Antimicrobial Use and Resistance in Animal Production
Bacteria resistant to several antibiotics are one of the main concerns for WHO. Countries are taking action to address this problem at a human, animal and environmental level. Project AMURAP is a collaboration between Teagasc, the University College Dublin School of Veterinary Medicine, and DAFM to study the use of antibiotics in Irish pig and chicken farms and the consequences in the appearance of bacteria resistant to antibiotics in products and environment. The project will provide the first baseline on the use of antibiotics in Ireland as it has been recently done in other countries. This baseline is key in order to demonstrate the good practices currently applied in pig and poultry Irish farms and to further reduce the use of antibiotics by better farming to ensure Irish pork and chicken keeps being one of the safest in the world.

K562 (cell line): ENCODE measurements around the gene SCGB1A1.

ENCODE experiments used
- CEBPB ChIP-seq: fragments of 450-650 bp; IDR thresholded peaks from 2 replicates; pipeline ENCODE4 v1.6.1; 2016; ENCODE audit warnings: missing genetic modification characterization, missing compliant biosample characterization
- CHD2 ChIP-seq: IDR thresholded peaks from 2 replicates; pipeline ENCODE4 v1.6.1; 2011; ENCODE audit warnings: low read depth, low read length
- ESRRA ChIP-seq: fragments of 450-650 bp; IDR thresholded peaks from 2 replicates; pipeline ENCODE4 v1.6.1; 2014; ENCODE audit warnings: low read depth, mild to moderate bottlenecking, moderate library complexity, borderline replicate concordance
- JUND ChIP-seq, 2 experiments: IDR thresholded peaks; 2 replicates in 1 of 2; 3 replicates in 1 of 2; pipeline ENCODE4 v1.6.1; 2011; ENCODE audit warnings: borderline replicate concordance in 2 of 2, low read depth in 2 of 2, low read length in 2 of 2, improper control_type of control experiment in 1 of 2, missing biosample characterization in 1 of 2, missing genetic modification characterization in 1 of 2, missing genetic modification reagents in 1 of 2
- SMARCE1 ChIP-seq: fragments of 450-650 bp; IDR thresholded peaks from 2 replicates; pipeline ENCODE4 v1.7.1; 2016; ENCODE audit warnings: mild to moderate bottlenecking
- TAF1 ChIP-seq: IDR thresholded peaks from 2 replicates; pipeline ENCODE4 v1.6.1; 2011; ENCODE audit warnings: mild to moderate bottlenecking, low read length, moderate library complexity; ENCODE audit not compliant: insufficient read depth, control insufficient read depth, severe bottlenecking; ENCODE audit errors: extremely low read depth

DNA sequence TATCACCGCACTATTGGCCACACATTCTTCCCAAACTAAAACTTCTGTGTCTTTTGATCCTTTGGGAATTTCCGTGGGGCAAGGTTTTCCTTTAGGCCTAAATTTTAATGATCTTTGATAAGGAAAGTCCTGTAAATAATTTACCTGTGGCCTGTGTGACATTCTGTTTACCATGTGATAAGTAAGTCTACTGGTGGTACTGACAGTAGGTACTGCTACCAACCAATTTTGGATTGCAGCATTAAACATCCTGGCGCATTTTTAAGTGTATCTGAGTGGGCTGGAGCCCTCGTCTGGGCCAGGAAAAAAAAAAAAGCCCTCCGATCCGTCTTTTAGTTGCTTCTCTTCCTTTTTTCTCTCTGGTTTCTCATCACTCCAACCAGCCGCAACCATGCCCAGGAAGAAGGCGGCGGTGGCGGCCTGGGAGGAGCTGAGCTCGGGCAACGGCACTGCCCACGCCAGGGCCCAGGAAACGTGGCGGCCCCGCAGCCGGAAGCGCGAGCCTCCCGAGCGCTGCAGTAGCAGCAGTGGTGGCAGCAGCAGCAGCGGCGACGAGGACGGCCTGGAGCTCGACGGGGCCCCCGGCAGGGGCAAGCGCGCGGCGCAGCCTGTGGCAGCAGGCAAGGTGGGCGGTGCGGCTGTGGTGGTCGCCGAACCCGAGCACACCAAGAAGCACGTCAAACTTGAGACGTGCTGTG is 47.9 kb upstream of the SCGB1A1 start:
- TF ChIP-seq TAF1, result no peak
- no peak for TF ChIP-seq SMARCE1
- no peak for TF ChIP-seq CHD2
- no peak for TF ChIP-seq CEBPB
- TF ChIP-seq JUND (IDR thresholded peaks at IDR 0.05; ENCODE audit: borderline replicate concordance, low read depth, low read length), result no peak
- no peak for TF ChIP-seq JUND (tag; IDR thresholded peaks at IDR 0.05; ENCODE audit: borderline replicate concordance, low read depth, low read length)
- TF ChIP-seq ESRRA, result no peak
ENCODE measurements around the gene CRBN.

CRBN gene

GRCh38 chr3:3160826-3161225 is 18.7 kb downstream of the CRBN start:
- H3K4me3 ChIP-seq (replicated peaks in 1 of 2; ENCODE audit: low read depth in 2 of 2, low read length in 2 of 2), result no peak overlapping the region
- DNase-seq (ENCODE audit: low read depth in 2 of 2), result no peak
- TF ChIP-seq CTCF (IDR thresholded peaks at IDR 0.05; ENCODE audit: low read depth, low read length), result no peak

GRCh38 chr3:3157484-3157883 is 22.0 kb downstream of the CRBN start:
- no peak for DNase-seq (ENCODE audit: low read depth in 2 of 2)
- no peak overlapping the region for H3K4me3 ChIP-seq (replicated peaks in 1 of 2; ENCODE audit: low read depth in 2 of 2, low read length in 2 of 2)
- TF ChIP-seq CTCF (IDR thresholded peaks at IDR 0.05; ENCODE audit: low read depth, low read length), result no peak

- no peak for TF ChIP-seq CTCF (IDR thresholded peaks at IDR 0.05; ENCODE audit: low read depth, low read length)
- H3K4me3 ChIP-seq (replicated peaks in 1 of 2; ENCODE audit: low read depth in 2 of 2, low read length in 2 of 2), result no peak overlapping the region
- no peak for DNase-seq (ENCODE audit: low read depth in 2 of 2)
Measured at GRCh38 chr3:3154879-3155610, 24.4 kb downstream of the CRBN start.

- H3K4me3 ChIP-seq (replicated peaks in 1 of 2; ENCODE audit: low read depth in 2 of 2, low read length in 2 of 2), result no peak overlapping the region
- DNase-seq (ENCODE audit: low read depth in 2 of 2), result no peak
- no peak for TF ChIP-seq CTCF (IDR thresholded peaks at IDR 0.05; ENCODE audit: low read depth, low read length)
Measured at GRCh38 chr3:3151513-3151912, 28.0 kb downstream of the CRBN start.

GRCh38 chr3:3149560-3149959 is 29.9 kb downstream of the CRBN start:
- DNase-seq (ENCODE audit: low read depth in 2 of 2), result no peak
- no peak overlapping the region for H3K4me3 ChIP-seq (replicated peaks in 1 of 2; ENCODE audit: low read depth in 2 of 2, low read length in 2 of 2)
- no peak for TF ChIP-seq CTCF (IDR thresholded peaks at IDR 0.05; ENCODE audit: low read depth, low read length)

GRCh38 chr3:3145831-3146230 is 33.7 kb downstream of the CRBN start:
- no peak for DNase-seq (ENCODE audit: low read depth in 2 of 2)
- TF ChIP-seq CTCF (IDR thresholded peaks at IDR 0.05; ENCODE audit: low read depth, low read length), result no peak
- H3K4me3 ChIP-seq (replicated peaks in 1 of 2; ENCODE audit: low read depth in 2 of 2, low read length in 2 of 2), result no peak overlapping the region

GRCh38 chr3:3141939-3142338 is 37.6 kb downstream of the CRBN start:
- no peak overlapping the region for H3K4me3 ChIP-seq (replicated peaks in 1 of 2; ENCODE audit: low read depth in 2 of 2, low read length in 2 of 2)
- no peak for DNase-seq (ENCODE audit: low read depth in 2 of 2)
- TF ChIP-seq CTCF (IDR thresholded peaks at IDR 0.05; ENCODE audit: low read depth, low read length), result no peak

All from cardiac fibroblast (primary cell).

The project commenced in April 2017 and is expected to be completed by April 2021. The project has been split into two parts:
1) to quantify antimicrobial use in pig production in Ireland and identify patterns of use and
2) to investigate the relationship between AMU and the occurrence of AMR in commensal and zoonotic bacteria of pigs.
The outputs of this research will allow pig producers to
- Identify the factors leading to reduced antimicrobial use on their farms.
- Promote a reduction in antimicrobial use which may lead to a reduction in antimicrobial resistance in zoonotic and commensal bacteria in animals and in the food chain. A decrease in the transmission of resistant bacteria from animals to humans should provide long-term benefits to consumers and human health.
Additionally, the outputs of this project will also:
- Help policy makers in the development of regulations. The veterinary medicines and medicated feed legislation is currently under review at EU level; this research could impact on the future translation of these into national legislation in the near future.
- Advance scientific knowledge, both nationally and internationally, in its subject areas and will increase the capacity and profile of Irish research in these areas.
Project coordinator: Edgar Garcia Manzanilla
Partners: Dr. Nola Leonard UCD
PhD Student: Lorcan O'Neill
Postdoc: Maria Rodrigues da Costa